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Academic Portfolio

My experiences as a learner inform my approach to designing instruction.


Graduate Work

The Instructional Design & Technology concentration of the Master of Arts in Organization, Information & Learning Sciences at the University of New Mexico prepares graduates to integrate learning and design theory with technology for designing learning solutions that apply to a wide range of applications and settings.

Instructional Use of Computer Simulations and Games

The Instructional Use of Computer Simulations and Games with Dr. Donald Fischer let me apply research into educational games and simulations to create a variety of prototypes. All the projects were done in groups that were established immediately, giving learners a meaningful experience in collaboration.

Screen Capture of Portal2 Gameplay


The “Soft Skills Simulation Training” video is a prototype for a gamified training simulation designed to onboard new customer service staff at a college or university. Fulfilling this assignment by designing a prototype ready for SME collaboration was important to me. I designed the game mechanics – but I could not have done it without my teammates.

Video Presentation of Simulation Storyboard

The storyboard for “Soft Skills Simulation Training” is made in PowerPoint then converted to video with Camtasia, which provided me with an excellent opportunity to further develop my software skills.


The “Genome Island in Second Life” video is a research-based analysis of an educational simulation. It was important to me that this project not be a static and boring slide presentation, and my teammates were agreeable – as long as I was willing to do the work. Putting in the hours to create a higher quality product was an investment into the development of my skills in addition to just being fun.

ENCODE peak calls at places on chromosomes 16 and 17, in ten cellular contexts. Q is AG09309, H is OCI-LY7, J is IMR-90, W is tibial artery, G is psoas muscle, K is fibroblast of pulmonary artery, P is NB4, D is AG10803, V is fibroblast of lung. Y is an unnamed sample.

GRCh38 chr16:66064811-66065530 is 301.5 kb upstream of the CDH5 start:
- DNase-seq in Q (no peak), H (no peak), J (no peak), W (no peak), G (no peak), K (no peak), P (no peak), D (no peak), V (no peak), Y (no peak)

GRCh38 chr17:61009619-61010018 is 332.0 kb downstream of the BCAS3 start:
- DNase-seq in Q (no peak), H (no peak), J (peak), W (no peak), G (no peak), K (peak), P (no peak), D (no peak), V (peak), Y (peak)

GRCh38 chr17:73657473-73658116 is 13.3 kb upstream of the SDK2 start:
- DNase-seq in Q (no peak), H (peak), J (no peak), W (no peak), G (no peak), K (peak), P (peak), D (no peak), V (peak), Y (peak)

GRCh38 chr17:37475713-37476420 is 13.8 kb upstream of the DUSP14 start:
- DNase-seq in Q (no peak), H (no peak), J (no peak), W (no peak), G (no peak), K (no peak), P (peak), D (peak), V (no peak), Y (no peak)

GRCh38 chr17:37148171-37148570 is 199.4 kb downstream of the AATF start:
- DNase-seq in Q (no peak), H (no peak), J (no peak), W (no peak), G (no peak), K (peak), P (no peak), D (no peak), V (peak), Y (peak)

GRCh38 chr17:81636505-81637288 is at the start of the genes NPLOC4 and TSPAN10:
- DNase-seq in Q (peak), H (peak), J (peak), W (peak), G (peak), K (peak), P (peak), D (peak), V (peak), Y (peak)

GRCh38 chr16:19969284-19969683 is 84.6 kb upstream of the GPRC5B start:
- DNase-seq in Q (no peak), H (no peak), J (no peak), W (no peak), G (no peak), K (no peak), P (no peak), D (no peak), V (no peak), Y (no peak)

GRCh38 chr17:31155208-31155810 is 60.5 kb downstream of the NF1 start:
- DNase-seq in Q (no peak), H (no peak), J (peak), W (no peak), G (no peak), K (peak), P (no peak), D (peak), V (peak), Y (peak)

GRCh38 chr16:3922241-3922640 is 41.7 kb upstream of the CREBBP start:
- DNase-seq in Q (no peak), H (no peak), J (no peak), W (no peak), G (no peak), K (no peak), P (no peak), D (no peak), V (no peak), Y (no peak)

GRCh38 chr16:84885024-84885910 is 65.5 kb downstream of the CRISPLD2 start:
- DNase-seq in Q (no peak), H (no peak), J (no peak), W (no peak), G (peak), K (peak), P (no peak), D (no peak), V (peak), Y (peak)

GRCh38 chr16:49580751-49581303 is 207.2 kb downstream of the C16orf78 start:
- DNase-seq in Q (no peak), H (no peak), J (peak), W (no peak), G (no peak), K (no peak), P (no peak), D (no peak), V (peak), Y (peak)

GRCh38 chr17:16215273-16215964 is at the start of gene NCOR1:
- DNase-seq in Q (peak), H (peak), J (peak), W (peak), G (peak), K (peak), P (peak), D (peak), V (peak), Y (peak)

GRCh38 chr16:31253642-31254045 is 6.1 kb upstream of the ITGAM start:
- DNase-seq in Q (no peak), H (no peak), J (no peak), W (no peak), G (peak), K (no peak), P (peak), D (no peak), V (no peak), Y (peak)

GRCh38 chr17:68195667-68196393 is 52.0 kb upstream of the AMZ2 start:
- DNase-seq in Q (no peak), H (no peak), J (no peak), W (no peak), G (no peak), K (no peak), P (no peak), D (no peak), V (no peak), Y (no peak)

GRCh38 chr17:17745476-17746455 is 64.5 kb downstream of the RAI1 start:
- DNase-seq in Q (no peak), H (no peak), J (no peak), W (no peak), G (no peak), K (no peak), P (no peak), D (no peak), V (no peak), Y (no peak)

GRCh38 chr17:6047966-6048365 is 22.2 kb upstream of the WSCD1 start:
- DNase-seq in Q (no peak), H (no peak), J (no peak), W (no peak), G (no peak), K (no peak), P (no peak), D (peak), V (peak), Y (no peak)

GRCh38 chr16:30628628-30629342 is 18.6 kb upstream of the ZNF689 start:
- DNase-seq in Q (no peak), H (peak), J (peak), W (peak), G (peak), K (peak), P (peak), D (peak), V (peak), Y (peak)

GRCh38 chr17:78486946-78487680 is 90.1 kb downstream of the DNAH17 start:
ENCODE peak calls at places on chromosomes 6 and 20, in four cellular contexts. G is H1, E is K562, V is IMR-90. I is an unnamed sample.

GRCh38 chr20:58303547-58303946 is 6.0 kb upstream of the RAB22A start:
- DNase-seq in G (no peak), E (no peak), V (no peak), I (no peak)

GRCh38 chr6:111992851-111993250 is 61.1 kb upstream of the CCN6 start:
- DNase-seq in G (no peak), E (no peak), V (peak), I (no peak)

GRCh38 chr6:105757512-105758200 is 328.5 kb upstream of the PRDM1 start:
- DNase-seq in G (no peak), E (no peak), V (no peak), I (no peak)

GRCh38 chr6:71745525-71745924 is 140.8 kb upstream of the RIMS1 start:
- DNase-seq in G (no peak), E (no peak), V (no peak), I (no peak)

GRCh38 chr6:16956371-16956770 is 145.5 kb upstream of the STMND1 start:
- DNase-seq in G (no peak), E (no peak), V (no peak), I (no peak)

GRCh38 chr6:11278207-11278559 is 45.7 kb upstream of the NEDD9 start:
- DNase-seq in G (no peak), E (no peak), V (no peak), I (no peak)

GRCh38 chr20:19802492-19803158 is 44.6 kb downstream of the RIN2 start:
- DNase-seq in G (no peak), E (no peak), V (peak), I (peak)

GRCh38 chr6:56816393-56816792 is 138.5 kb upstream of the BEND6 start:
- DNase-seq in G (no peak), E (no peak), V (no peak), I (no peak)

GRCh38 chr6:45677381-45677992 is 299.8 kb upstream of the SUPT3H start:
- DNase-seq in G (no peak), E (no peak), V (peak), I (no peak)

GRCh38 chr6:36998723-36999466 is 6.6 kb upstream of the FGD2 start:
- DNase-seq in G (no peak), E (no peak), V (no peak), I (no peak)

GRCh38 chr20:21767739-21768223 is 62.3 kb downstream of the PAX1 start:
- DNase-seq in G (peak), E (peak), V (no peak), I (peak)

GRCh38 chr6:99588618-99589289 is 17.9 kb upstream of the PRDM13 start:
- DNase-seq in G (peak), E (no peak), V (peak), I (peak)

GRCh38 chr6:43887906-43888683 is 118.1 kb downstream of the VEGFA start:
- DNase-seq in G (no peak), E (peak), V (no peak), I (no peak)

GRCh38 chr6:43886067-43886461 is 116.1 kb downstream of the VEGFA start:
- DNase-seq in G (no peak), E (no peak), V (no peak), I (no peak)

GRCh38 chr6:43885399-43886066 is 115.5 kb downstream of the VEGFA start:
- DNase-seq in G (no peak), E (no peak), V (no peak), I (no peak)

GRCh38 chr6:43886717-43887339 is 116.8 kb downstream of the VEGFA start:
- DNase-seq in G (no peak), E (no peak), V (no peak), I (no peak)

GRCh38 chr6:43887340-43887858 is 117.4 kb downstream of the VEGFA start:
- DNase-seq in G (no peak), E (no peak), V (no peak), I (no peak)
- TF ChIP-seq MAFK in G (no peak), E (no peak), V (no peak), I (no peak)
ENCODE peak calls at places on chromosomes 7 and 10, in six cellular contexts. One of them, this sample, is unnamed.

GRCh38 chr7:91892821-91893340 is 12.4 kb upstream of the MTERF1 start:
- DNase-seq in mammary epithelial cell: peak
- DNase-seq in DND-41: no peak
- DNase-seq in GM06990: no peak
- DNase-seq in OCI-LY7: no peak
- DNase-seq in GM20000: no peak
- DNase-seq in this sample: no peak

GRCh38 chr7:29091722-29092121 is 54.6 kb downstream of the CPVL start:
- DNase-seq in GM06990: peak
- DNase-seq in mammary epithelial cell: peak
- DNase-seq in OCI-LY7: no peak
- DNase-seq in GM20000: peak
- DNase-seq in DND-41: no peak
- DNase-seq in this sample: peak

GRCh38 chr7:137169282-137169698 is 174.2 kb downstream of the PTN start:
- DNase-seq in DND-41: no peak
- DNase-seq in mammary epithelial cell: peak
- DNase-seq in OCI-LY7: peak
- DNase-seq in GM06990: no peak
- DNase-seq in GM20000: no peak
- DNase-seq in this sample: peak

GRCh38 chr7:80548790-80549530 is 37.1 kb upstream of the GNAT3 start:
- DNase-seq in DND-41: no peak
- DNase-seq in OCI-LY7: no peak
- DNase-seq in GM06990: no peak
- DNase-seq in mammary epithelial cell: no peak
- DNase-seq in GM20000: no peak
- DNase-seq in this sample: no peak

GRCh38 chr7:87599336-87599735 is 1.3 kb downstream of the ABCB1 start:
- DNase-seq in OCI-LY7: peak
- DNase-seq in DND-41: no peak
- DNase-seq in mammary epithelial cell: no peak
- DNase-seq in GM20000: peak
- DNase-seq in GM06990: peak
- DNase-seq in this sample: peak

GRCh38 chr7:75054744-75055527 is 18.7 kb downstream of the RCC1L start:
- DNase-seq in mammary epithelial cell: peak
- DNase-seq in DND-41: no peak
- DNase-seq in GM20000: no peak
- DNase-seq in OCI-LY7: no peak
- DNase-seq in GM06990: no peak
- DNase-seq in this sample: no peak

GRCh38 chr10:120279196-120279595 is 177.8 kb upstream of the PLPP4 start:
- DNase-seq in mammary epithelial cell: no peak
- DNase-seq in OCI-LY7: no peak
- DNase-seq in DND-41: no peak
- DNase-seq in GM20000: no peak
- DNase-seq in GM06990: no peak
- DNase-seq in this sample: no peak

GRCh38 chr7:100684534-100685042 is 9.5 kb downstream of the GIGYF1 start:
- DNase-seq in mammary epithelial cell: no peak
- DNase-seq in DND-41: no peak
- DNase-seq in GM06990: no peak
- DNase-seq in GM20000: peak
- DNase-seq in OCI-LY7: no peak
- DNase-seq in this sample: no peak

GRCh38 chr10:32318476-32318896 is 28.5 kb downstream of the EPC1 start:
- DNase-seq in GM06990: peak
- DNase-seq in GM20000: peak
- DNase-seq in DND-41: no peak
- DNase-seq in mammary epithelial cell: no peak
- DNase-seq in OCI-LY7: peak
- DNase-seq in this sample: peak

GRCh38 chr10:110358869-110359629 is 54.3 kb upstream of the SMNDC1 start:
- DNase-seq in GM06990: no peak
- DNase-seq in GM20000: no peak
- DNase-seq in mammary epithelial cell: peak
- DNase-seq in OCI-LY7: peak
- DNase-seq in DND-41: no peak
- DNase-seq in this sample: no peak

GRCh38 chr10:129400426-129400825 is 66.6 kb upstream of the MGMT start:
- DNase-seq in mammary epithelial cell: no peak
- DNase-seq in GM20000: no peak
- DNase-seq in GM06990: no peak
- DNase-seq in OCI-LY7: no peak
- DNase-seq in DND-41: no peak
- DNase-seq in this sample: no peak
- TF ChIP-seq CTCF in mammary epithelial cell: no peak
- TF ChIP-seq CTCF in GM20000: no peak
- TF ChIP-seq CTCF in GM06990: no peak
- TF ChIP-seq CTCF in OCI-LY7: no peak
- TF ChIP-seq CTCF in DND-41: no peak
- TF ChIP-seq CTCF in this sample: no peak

Genome Island Group Critique in Second Life


“Critique of Portal 2” is an individual analysis of the learning potential inherent in games designed for fun. Applying game mechanics to learning material (gamification) can be valuable when done well, but much can be said for the learning value inherent in many games designed for entertainment.

The Portal game series is valued as a vehicle for teaching physics. Educators and instructional designers can learn from games designed for fun with high incidental learning value (e.g., Portal, Minecraft). We can not only leverage these games as learning environments, but we can also learn from them how to apply game mechanics to target learning gaps and enhance learner engagement.

Learning Computing

Learning Computing with Dr. Leah Buechley gave me the experience of being the only absolute beginner in a class full of computer science majors. It transformed my attitude toward myself as a learner and the learning process itself.

How do we learn computing? What difference does it make who learns computing? What is is computational thinking and why is it important?

Image Created in Logo Programming Language

We all have more capacity for understanding complex and highly abstract concepts than we believe about ourselves and others. While I did not progress much beyond novice in programming, my projects did not reflect my inexpertness–although my code was simple. Experiencing firsthand the thoughtful and careful scaffolding, which can engage even the unlikeliest of learners, has been a transformative experience for me.